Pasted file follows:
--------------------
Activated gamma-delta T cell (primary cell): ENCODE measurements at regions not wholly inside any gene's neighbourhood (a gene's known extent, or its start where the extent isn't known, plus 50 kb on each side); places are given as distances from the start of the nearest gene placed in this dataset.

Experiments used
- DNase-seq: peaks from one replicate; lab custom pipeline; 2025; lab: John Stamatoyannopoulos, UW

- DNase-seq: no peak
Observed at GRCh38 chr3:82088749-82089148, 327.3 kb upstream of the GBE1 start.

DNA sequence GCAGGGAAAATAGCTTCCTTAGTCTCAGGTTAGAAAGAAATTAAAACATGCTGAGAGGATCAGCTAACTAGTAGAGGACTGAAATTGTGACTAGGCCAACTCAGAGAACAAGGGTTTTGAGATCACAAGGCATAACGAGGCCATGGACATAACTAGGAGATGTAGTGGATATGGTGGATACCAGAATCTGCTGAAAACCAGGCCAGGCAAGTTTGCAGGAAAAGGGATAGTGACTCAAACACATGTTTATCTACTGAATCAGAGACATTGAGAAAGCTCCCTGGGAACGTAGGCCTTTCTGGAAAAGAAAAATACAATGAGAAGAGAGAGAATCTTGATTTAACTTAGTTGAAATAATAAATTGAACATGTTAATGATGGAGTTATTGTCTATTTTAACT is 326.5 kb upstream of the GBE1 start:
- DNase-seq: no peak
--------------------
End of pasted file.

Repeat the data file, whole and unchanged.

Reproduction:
Activated gamma-delta T cell (primary cell): ENCODE measurements at regions not wholly inside any gene's neighbourhood (a gene's known extent, or its start where the extent isn't known, plus 50 kb on each side); places are given as distances from the start of the nearest gene placed in this dataset.

Experiments used
- DNase-seq: peaks from one replicate; lab custom pipeline; 2025; lab: John Stamatoyannopoulos, UW

- DNase-seq: no peak
Observed at GRCh38 chr3:82088749-82089148, 327.3 kb upstream of the GBE1 start.

DNA sequence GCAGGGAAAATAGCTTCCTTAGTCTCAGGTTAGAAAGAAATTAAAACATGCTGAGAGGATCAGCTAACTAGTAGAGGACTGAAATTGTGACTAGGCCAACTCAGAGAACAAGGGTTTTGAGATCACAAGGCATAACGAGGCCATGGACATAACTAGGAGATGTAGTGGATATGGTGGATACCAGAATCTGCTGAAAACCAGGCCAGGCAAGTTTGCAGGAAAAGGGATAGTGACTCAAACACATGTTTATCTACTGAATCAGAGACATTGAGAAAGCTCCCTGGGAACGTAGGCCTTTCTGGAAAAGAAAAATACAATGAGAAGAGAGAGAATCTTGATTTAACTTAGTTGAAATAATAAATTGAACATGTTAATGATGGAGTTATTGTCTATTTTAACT is 326.5 kb upstream of the GBE1 start:
- DNase-seq: no peak